• Might it be time for a new installation manager? I mean, RPM and DPKG are really convenient in terms of putting the stuff on your HD and removing it, but then what? Apps written specifically for GNOME or KDE install themselves on the "Start menu" (I can't remember what they call it so I'll use the M$ name.) But others don't. So a newbie who downloads something from freshmeat won't know how to run it after installing it. Self-extracting executables that autodetect the GUI and make themselves a part of it would be oh so nice. But I'm just a whiner.
  • Someone was lazy and stupid.

    Or someone focuses on getting a working implementation first, and drawing nice and pretty icons later.

  • Arrghh! That screenshot for their file manager shows in the status bar "Internet Zone" a la Internet Explorer! I always hated that dorky part of IE..."don't look now, but we're entering (overly dramatic music here)....the INTERNET ZONE!"

    Do I need a zone sticker to park there?

  • The ads show only while you run the update. And I'm sure there will be a way to turn it off. If not someone will um...modify it. :)
  • ... will Corel Linux be stuck with doing just Deb's, or will it be able to handle both Deb's and RPM's by default?

    You should understand that installing packages not created for your distribution can be problemous, regardless of what package format is used. That said, Alien [] can convert between many packaging formats, including deb's and rpm's.

  • You can run rpm on a Debian installation; however they will be invisible to dpkg's administrative files. Debian recommends that packages in foreign formats (tarball, rpm) be installed in /usr/local, so there is little chance of dpkg stomping on them.

    Generally speaking the most important common files (libc, X windows etc.) are available in deb, so this is no great hardship.

    It's been a while since I've used Debian, so my recall may be a bit faulty.
  • $500? where do you see the price? They couldn't compete at that price. I don't really like going thru the CLI installs, especially when your system doesn't match theirs, and for some reason, MAKE INSTALL doesn't work... Besides, GUI-fied is WindowsNT, with the GUI as an integral part of the os, which is BAD.
  • 1) Where did you get the $500 from?

    2) Debian makes nearly none of they software they distribute.

    3) Red Hat makes nearly none of the software they sell.

    4) Caldera makes nearly none of the software they sell.

    I'd bet, just from the screenshots, that Corel is making more software than the average.

    Do you see a trend?

    And now put down that cigarette!
  • Yea I had some really horrible experiences with potato a while back destroying my system. (I think it was a faulty dselect or dpkg. I really like the idea of having auto-upgrading new versions of applications that are pretty much 'beta' anyway but i'm a bit wary of potato still, as I'd like a vaguely usable system :). (Reinstalling loses its entertainment value after a while). It would be cool if they separated or froze out base/net/ etc for stabilization before the rest of it so we could be assured our machines wouldn't die and rather that a random application would be unusable for a day at worst..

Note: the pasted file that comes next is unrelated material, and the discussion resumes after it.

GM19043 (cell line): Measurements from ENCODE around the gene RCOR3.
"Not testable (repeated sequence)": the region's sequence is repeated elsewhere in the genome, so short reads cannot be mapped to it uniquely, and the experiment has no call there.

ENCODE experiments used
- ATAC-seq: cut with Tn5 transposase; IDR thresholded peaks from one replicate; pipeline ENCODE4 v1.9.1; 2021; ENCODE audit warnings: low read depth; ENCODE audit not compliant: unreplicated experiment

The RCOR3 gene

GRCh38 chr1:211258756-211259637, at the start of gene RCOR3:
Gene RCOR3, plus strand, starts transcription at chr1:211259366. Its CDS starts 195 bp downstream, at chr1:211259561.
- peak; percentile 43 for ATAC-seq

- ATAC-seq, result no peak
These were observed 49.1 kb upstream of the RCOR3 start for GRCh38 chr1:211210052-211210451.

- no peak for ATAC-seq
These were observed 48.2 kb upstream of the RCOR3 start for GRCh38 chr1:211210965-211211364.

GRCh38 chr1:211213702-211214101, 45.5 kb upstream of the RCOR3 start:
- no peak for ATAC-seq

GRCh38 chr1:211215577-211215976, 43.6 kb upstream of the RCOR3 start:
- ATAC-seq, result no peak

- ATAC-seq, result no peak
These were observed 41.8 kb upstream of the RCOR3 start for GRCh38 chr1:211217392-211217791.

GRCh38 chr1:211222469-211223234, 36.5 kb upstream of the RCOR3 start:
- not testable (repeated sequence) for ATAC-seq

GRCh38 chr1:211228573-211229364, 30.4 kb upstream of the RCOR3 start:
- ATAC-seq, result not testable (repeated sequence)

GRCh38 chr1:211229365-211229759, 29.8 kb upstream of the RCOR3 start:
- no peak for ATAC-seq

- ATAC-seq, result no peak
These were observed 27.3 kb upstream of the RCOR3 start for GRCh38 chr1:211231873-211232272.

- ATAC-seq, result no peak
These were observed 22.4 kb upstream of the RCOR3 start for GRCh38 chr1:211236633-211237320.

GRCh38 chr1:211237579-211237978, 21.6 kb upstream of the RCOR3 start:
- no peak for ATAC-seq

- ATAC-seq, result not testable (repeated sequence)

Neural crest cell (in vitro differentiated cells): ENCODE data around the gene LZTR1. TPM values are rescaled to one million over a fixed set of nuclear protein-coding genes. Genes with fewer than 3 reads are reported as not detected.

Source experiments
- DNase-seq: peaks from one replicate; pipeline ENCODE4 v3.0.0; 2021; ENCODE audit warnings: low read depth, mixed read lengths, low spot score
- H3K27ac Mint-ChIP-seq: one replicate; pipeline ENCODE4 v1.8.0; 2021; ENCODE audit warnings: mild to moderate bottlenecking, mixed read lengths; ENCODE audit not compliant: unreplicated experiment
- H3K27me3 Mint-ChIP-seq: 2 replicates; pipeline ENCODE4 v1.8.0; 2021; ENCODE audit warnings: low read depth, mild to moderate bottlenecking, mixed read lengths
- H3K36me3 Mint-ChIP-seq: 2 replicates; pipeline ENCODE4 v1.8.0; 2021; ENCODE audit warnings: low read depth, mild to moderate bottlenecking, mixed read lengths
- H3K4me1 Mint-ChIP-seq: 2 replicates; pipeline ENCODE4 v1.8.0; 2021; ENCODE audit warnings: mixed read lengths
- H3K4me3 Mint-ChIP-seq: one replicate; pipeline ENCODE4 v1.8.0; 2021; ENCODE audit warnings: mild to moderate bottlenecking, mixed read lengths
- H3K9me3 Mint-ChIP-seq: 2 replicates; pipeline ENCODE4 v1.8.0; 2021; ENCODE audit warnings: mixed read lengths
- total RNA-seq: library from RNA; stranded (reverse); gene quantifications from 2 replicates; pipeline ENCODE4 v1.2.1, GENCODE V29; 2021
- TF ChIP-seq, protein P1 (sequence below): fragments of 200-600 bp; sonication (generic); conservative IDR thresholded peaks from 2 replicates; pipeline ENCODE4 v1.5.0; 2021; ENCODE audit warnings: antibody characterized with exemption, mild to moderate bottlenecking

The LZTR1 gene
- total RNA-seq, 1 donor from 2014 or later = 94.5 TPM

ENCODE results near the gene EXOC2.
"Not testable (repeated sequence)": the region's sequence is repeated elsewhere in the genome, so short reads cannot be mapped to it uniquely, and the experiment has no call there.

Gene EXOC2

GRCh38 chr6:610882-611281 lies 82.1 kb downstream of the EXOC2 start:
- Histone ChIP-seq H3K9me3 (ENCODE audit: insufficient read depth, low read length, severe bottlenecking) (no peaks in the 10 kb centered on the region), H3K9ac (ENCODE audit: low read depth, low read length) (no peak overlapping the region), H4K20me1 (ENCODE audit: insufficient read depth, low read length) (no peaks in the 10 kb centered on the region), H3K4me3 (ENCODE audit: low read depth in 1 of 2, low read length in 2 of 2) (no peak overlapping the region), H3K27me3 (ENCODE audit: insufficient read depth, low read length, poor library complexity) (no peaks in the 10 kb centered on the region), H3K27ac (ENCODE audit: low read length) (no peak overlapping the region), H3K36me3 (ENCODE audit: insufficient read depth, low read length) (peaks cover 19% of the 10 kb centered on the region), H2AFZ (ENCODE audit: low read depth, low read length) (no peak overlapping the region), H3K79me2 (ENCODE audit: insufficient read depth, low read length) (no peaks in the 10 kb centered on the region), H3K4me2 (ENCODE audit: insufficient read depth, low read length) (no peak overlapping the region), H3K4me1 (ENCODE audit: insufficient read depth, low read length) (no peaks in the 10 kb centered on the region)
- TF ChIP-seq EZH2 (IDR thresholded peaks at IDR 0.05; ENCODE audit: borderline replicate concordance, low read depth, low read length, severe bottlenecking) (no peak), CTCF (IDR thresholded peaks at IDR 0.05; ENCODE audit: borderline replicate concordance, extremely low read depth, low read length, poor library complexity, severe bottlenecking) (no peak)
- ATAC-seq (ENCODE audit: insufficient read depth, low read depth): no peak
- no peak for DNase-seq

In anycase debian is still the coolest system and there is something to be said for paranoid stability checking.. (though I wonder if the 2.4 kernel is going to come out before they get a new version :))

  • As I understand it, the grumpy hackers are the ones who don't want to see Linux everywhere. They want to run an OS by hackers for hackers -- one that will not be adopted by the mainstream.

    Since there is some fear of various Linux distros going too mainstream, I propose a solution: the Grumpyware distro. It would be difficult to install and useless for mainstream users, and it wouldn't even support X. Every effort would be made to ensure that it won't accidently become popular among anyone but 3133t hackerz.

    You know, the more I think about it, the more interesting that idea sounds. :)

  • And it looks pretty appealing to me. The view can be broken into an arbitrary number of frames (a feature that I have been yearning for in file browsers for a while). Further, it is completely built around their object system (Open Parts, I believe), so the handler for any filetype can be run from within a browser frame. This is the sort of thing that OLE and COM promised, but never really delivered.

    This filemanager (Konqueror), is the main reason that I am looking forward to KDE 2.0 .

  • Yes. You don't need to publish any of your changes to GPL'd software if you aren't distributing anything publicly, as in Corel's case, you can't currently get a copy of Corel Linux (short of stealing a demo CD/computer).

    If you distribute (sell or give away) a product with GPL'd source code, THEN you are required to make the GPL'd source code available to the people you are distributing to. Note: you only need to provide the source to the GPL'd code and your modifications to same, and only to the people you are distributing to.